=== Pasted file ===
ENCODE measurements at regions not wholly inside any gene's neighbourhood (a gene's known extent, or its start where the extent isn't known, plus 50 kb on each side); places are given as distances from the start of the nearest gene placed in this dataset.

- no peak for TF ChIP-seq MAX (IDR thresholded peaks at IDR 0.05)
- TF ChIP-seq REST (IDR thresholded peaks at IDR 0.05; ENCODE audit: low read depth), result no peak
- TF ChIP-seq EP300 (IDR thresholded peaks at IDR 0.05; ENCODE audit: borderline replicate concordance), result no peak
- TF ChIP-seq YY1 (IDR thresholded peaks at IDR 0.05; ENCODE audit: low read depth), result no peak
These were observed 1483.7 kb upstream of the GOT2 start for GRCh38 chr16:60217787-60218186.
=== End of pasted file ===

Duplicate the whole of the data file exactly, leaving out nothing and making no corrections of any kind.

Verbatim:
ENCODE measurements at regions not wholly inside any gene's neighbourhood (a gene's known extent, or its start where the extent isn't known, plus 50 kb on each side); places are given as distances from the start of the nearest gene placed in this dataset.

- no peak for TF ChIP-seq MAX (IDR thresholded peaks at IDR 0.05)
- TF ChIP-seq REST (IDR thresholded peaks at IDR 0.05; ENCODE audit: low read depth), result no peak
- TF ChIP-seq EP300 (IDR thresholded peaks at IDR 0.05; ENCODE audit: borderline replicate concordance), result no peak
- TF ChIP-seq YY1 (IDR thresholded peaks at IDR 0.05; ENCODE audit: low read depth), result no peak
These were observed 1483.7 kb upstream of the GOT2 start for GRCh38 chr16:60217787-60218186.